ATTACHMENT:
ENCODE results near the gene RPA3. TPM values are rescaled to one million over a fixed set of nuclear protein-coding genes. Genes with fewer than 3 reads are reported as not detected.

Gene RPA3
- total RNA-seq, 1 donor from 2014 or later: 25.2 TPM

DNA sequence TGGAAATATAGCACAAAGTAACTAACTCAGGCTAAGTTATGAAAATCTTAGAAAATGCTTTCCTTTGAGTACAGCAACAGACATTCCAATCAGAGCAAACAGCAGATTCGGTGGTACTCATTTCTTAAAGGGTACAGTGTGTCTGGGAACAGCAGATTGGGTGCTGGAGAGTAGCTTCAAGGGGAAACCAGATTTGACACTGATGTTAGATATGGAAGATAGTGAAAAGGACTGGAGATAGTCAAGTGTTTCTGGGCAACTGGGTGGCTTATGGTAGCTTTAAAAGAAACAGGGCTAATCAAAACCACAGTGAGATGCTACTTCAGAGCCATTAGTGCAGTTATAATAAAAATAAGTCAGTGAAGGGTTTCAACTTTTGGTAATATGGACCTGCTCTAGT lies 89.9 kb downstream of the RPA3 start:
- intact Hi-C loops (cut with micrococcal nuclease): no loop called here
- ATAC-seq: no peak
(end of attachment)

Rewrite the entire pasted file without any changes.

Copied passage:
ENCODE results near the gene RPA3. TPM values are rescaled to one million over a fixed set of nuclear protein-coding genes. Genes with fewer than 3 reads are reported as not detected.

Gene RPA3
- total RNA-seq, 1 donor from 2014 or later: 25.2 TPM

DNA sequence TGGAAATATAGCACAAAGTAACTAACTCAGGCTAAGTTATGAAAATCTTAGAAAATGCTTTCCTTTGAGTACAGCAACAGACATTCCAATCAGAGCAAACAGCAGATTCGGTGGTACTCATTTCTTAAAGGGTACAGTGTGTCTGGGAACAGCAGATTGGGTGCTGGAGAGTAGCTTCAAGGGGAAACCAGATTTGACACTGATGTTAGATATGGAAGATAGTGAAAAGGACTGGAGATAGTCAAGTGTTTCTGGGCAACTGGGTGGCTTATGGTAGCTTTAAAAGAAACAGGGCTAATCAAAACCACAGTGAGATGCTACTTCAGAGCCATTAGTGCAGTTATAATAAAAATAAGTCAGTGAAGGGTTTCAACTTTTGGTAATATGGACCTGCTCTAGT lies 89.9 kb downstream of the RPA3 start:
- intact Hi-C loops (cut with micrococcal nuclease): no loop called here
- ATAC-seq: no peak